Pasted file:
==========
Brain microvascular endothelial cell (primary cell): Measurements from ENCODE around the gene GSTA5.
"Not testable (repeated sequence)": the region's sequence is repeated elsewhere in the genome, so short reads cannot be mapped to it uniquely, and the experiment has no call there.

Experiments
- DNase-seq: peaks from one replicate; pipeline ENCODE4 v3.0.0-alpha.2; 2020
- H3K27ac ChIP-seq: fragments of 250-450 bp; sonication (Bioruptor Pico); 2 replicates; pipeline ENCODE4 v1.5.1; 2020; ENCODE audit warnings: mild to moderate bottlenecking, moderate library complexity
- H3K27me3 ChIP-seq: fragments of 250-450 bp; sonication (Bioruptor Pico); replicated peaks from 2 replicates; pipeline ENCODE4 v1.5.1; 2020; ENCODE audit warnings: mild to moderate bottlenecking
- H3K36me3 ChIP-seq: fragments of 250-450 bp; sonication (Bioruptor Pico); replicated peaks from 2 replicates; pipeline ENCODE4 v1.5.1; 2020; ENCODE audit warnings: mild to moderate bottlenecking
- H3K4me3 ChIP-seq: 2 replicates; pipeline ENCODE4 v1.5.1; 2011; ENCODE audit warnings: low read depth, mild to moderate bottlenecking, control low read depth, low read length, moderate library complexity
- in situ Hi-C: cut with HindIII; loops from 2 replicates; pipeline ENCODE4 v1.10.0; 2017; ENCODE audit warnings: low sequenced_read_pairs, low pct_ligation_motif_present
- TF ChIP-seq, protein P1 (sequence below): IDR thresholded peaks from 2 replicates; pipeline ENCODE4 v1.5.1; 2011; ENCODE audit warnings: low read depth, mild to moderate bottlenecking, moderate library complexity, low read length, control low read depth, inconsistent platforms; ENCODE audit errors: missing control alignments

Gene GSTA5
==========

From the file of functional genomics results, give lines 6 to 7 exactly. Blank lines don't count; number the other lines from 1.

- H3K27me3 ChIP-seq: fragments of 250-450 bp; sonication (Bioruptor Pico); replicated peaks from 2 replicates; pipeline ENCODE4 v1.5.1; 2020; ENCODE audit warnings: mild to moderate bottlenecking
- H3K36me3 ChIP-seq: fragments of 250-450 bp; sonication (Bioruptor Pico); replicated peaks from 2 replicates; pipeline ENCODE4 v1.5.1; 2020; ENCODE audit warnings: mild to moderate bottlenecking